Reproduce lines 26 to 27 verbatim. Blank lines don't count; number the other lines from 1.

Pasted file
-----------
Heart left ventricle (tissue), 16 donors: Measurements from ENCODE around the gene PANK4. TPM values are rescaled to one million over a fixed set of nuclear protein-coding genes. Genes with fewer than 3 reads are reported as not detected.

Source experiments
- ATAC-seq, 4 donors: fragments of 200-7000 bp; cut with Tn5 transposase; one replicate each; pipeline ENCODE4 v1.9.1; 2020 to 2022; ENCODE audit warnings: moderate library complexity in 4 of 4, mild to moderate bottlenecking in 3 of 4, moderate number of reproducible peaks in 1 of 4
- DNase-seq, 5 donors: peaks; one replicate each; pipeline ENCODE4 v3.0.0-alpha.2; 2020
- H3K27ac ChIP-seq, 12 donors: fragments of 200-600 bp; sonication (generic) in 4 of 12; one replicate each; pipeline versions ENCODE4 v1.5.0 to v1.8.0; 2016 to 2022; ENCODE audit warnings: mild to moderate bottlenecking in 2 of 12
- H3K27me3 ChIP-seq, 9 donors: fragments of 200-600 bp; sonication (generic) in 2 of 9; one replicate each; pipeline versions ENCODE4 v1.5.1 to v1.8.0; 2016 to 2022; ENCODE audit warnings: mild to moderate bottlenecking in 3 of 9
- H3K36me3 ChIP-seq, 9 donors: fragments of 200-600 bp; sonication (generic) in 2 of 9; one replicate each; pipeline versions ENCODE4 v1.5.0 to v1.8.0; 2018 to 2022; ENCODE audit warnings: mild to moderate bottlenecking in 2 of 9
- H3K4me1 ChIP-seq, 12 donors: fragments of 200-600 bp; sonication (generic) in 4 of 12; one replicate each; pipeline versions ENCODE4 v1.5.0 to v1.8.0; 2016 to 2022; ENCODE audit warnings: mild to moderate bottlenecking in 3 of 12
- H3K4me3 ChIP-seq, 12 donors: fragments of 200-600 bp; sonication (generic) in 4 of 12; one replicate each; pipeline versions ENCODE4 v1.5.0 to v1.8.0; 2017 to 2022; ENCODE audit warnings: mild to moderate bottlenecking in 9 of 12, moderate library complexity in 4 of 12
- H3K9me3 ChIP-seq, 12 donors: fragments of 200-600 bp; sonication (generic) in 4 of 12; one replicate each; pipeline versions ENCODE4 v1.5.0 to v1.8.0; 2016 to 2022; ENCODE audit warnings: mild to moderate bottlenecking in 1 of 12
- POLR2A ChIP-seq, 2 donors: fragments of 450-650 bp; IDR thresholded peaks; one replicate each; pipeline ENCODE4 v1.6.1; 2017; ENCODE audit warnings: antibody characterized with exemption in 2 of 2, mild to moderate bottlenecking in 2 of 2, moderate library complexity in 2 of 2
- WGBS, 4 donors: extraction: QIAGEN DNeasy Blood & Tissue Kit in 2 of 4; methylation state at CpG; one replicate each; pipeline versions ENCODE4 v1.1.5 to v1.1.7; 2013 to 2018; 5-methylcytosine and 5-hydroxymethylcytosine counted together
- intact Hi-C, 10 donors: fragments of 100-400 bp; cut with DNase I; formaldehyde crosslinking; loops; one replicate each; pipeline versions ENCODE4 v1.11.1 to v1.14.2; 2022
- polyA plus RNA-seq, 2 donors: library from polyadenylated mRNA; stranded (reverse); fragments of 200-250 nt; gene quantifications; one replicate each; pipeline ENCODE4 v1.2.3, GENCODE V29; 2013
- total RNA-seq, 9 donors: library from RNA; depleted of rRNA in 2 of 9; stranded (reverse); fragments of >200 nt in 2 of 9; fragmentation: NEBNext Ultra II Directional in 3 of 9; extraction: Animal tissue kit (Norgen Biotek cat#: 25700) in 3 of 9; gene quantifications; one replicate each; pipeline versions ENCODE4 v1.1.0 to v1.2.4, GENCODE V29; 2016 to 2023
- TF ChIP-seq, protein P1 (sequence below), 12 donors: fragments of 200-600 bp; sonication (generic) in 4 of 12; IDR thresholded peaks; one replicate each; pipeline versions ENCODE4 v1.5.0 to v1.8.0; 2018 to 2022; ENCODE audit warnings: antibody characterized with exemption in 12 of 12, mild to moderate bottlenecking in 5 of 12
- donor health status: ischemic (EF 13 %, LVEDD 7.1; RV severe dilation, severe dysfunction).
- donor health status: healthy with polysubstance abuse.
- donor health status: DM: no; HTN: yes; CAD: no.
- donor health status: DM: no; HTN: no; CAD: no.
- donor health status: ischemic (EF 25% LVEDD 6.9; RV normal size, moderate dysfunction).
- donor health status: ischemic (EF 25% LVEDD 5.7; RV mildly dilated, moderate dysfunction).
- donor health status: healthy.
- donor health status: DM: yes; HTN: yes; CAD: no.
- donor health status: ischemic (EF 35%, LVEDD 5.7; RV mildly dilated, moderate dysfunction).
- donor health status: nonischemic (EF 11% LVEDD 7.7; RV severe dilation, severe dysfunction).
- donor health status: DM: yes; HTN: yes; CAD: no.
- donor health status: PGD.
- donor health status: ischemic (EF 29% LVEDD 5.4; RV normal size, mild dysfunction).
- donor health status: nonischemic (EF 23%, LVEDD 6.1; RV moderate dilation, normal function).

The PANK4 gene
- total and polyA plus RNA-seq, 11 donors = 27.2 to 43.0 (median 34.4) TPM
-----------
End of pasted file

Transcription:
- donor health status: nonischemic (EF 11% LVEDD 7.7; RV severe dilation, severe dysfunction).
- donor health status: DM: yes; HTN: yes; CAD: no.